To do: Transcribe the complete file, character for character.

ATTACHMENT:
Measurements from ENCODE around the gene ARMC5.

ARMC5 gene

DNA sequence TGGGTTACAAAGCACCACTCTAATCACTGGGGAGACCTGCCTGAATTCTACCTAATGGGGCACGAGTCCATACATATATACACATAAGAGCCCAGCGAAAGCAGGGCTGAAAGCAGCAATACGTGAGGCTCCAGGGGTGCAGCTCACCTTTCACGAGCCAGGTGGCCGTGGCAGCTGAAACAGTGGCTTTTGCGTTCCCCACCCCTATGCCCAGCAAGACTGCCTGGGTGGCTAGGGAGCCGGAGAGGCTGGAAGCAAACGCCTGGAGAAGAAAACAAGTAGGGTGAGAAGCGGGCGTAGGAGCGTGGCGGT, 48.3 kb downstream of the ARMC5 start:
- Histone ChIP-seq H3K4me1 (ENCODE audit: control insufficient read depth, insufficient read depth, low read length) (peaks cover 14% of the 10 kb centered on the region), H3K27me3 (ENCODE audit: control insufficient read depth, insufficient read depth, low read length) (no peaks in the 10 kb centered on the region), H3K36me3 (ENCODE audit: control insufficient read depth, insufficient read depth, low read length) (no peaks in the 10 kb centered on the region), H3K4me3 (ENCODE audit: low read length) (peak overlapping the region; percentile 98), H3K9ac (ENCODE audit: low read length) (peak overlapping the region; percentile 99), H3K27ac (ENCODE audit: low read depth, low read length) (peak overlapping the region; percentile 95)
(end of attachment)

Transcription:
Measurements from ENCODE around the gene ARMC5.

ARMC5 gene

DNA sequence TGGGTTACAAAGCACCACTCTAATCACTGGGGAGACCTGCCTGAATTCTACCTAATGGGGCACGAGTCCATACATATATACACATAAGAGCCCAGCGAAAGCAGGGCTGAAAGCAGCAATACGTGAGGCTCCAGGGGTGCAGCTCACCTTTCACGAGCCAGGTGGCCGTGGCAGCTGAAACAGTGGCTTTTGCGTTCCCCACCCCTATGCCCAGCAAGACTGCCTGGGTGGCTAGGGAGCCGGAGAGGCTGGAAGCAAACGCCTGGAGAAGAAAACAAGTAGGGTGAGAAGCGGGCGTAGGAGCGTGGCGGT, 48.3 kb downstream of the ARMC5 start:
- Histone ChIP-seq H3K4me1 (ENCODE audit: control insufficient read depth, insufficient read depth, low read length) (peaks cover 14% of the 10 kb centered on the region), H3K27me3 (ENCODE audit: control insufficient read depth, insufficient read depth, low read length) (no peaks in the 10 kb centered on the region), H3K36me3 (ENCODE audit: control insufficient read depth, insufficient read depth, low read length) (no peaks in the 10 kb centered on the region), H3K4me3 (ENCODE audit: low read length) (peak overlapping the region; percentile 98), H3K9ac (ENCODE audit: low read length) (peak overlapping the region; percentile 99), H3K27ac (ENCODE audit: low read depth, low read length) (peak overlapping the region; percentile 95)